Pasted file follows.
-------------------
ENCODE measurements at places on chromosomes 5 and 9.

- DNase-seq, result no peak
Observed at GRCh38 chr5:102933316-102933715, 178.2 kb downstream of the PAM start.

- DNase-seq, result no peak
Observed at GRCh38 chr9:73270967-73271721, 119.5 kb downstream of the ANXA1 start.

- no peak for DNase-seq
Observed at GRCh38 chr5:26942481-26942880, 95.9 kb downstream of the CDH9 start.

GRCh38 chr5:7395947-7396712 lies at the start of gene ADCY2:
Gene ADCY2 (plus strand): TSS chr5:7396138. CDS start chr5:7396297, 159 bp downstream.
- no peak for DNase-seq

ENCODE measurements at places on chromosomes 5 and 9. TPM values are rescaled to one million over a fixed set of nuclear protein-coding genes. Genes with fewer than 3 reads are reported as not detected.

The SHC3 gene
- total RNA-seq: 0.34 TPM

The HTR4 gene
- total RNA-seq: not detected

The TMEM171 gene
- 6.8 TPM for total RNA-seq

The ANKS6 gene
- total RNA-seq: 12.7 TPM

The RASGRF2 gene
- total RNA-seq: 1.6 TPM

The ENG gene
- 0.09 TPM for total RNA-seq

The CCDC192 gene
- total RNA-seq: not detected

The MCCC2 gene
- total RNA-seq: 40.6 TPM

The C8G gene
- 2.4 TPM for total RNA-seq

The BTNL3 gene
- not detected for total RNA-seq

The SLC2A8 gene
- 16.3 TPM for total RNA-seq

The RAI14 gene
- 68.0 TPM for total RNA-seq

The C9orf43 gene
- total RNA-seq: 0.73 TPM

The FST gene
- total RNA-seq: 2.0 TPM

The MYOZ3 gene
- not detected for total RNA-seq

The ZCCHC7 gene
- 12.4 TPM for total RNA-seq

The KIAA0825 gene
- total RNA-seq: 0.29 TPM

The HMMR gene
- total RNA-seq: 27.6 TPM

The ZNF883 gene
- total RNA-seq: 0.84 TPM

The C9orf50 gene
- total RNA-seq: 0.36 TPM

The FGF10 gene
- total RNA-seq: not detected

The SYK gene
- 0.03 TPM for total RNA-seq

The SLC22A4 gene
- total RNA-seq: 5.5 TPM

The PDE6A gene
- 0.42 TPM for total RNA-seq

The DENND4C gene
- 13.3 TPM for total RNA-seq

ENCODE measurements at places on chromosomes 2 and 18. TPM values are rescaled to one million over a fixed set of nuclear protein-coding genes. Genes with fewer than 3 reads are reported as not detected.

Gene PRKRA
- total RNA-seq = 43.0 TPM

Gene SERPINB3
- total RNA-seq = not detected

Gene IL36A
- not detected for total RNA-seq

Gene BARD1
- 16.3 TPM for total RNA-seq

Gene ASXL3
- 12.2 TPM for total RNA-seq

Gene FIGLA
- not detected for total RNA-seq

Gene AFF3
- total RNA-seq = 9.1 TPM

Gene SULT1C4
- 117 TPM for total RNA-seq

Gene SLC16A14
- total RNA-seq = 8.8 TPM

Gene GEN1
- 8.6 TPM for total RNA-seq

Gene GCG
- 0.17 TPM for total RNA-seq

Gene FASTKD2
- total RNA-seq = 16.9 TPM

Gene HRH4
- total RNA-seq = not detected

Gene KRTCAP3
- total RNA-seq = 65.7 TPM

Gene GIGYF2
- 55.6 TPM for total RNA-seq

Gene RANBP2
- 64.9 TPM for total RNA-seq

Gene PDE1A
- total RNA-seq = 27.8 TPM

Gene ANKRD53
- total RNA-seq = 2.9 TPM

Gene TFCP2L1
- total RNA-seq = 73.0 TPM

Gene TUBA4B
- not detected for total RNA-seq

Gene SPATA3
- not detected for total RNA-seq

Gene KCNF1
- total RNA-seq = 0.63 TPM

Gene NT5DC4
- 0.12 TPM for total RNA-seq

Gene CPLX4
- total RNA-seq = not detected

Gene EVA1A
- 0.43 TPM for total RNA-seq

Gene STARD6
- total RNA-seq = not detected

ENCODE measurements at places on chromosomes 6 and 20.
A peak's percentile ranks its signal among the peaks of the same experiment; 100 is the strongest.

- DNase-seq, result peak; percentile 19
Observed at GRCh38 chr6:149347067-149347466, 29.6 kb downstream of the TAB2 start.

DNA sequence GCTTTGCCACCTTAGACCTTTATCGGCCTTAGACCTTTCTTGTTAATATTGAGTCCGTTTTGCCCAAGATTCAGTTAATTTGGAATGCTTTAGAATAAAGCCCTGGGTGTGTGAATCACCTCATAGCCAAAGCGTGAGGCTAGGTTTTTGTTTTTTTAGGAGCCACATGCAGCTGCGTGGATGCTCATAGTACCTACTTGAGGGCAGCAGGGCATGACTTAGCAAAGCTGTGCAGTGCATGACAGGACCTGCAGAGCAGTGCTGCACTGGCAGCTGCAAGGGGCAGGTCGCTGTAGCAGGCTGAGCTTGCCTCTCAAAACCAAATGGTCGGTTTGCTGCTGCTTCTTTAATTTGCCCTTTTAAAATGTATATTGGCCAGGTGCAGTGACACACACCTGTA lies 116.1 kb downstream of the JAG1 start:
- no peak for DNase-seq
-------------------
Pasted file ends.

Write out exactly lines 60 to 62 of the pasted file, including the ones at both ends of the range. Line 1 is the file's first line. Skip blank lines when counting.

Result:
The DENND4C gene
- 13.3 TPM for total RNA-seq

ENCODE measurements at places on chromosomes 2 and 18. TPM values are rescaled to one million over a fixed set of nuclear protein-coding genes. Genes with fewer than 3 reads are reported as not detected.